Today's Paper Search Latest Coronavirus Elections Core values App Listen Story ideas iPad Weather Newsletters Obits Puzzles Archive
ADVERTISEMENT
story.lead_photo.caption FILE — The state Capitol is shown in this file photo.

State auditors concluded that four of Arkansas' economic incentive programs have an overall positive impact on the state, but that one program has a negative impact while four others needed further study.

Arkansas Legislative Audit found in its annual cost-benefit analysis of the incentive programs created by a 2003 state law that the TaxBack, Advantage Arkansas, Create Rebate and Invest Arkansas programs have a net positive cost effectiveness, while In-House Research and Development-Targeted Business projects were negative cost effective.

Auditors reported that more data was needed to gauge the effectiveness of the ArkPlus, Sales and Use Tax Refund-Targeted Business, Payroll Tax Credit-Targeted Business and In-House Research and Development programs.

The General Assembly created the programs to help economic development officials in Arkansas recruit and retain companies that will provide jobs and capital investment in the Natural State.

Supporters of the incentives argue that they're necessary to compete with other states. Critics, meanwhile, say that incentives aren't the deciding factors for most companies when deciding where to locate.

"'Would they come here anyway?' is always the question that gets asked," said Jim Hudson, general counsel for the Arkansas Economic Development Commission. "I think if you consider, though, the conversation we have with companies that are looking at coming to Arkansas, they're not looking at Arkansas in isolation. They're looking at our competitor states around us. Arkansas needs to be competitive with those other states who also have incentive programs."

Jacob Bundrick, a lecturer of economics at the University of Central Arkansas, has frequently criticized the state's incentive programs, saying that they sound good in theory but fail or have overlooked consequences in practice.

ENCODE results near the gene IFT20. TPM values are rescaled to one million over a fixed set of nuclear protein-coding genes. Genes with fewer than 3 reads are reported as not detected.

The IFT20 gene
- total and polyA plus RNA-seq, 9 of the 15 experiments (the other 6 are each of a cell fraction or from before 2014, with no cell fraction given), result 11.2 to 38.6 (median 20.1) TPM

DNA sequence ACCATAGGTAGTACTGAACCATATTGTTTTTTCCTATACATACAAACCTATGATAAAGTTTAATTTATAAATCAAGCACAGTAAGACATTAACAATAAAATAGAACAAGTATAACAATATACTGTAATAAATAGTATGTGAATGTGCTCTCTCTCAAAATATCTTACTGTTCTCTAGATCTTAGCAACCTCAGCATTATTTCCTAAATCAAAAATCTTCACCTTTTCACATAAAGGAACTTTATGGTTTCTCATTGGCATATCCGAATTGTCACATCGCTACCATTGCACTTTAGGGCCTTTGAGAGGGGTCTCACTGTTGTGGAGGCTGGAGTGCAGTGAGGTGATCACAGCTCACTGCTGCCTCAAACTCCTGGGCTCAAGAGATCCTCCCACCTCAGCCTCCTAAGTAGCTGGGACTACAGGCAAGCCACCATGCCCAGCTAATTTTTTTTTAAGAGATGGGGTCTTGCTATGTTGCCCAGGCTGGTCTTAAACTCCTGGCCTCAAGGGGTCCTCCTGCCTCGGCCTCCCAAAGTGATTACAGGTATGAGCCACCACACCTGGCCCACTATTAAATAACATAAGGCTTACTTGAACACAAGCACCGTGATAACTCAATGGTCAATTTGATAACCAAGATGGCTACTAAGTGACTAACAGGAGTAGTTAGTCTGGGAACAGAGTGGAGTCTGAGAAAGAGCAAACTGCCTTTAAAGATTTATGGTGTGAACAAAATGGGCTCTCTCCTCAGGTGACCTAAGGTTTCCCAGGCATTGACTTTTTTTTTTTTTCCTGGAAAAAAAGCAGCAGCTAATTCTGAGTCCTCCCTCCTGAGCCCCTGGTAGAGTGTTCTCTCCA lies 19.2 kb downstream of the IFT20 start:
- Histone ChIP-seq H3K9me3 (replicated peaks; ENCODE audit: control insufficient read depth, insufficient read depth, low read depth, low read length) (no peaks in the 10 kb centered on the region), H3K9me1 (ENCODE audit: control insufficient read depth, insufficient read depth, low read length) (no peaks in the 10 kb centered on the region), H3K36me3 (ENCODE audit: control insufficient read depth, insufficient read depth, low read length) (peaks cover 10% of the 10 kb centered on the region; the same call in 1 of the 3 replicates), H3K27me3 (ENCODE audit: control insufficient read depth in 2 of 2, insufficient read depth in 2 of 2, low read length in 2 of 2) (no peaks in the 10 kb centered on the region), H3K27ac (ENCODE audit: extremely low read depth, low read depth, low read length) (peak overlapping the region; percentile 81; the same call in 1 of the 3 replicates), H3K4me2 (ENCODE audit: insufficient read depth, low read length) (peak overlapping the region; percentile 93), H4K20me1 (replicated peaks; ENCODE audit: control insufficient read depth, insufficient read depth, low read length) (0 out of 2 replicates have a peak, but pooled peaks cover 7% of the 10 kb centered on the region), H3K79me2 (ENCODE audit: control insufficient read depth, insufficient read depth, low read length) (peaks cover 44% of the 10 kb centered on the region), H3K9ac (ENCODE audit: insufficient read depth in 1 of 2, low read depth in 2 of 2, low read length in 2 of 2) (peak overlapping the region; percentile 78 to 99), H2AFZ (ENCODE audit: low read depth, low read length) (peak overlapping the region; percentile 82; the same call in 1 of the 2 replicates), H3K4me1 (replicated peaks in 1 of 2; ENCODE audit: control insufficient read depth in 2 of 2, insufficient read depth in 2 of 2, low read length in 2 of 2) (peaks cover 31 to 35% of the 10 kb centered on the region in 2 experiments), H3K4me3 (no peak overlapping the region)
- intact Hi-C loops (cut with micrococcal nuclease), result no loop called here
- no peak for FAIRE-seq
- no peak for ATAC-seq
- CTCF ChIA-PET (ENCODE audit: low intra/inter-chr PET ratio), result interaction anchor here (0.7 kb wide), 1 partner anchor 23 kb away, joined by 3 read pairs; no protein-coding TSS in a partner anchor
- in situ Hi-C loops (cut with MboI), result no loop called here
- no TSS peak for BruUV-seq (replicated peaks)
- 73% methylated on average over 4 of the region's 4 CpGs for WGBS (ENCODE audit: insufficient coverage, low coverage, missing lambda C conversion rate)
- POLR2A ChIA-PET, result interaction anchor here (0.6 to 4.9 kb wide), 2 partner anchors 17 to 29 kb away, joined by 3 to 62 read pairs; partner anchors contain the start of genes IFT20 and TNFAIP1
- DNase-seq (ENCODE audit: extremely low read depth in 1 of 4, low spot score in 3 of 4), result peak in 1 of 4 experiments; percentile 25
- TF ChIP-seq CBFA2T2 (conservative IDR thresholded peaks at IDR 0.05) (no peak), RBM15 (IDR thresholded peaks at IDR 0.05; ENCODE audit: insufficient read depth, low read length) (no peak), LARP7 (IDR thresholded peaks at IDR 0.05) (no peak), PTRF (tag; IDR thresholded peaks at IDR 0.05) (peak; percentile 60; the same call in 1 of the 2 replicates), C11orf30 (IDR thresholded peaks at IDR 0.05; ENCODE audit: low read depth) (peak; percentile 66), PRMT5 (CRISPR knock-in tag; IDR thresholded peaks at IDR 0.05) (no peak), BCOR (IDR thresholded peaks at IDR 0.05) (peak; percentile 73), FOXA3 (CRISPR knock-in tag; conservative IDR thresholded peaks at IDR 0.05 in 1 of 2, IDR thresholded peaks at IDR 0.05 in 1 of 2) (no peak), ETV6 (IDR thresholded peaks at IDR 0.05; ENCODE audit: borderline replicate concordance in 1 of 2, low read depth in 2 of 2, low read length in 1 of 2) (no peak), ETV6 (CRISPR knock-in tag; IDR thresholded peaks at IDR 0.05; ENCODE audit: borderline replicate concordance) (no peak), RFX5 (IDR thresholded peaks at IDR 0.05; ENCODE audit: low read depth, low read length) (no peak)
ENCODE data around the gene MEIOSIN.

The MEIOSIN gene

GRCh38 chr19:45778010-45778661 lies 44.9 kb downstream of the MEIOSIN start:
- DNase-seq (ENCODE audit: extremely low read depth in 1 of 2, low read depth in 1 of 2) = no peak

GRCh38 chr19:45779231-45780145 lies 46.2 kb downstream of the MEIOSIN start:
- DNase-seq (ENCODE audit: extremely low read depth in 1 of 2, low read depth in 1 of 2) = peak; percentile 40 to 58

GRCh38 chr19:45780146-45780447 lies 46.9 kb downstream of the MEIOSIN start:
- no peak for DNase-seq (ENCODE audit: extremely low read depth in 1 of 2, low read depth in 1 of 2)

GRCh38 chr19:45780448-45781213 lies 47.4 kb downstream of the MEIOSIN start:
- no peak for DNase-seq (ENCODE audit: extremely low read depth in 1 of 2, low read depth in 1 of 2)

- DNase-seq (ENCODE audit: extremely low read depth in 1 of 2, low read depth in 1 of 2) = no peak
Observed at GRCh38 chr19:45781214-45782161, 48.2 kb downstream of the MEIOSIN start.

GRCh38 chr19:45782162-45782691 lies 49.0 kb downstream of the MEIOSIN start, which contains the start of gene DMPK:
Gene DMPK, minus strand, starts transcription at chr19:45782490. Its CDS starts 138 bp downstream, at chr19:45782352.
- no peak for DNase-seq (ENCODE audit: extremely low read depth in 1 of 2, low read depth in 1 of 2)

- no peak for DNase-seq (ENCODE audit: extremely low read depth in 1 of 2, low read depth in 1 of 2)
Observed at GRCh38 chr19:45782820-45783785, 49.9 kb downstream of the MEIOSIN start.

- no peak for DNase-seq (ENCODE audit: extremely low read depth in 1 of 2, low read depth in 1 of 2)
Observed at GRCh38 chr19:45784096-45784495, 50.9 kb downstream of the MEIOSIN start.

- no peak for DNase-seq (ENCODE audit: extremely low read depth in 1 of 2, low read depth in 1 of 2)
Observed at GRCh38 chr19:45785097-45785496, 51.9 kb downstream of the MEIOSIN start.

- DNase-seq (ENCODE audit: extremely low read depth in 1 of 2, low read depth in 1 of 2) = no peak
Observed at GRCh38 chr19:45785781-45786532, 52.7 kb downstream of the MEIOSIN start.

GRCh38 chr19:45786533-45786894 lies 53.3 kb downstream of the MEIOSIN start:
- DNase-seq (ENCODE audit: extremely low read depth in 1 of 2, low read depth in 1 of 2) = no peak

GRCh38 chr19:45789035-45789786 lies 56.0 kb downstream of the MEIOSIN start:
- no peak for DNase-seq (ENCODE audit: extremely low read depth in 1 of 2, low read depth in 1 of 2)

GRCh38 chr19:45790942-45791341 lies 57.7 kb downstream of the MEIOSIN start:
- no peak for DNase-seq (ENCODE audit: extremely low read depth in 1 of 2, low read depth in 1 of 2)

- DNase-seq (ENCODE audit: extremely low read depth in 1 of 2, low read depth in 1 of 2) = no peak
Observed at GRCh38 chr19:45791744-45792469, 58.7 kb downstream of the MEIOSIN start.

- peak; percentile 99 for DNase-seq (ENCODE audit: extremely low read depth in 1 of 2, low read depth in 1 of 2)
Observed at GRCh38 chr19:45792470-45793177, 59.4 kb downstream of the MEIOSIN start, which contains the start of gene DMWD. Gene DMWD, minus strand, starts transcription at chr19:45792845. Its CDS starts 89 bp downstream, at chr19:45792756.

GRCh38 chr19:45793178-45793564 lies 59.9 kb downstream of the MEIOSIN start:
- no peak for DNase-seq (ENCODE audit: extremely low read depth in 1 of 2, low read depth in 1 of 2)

In a policy paper for the Arkansas Center for Research in Economics, Bundrick wrote that one negative consequence of incentives is the stymieing of innovation because companies are more concerned with gaining advantages through political breaks.

"Arkansas could do better by eliminating tax incentives and subsidies, lowering marginal tax rates, and simplifying the tax code," Bundrick wrote.

State auditors reviewed a sampling of projects from 2009-18. Arkansas' incentives awarded and issued under the 2003 law totaled $684.5 million during that period, according to the report.

The incentives are divided into two categories -- statutory and discretionary.

Statutory incentives are awarded to any company that applies and meets the criteria; they comprised $519.9 million of incentives offered over the 10-year period, which is about 76% of incentives.

Discretionary funds are awarded at the discretion of the director of Economic Development Commission, and they represent $164.5 million of the 10-year window of incentives.

The programs are business incentives like tax credits that aim to make Arkansas a friendlier business climate. The InvestArk program, for example, is a sales and use tax credit for companies that invest $5 million or more at a single location on new construction, expansion or modernization.

Hudson noted that the report represented only a sampling of the almost 900 projects for which the state has offered incentives. He said the commission projects that it will get a $4.22 return for every dollar spent on incentives.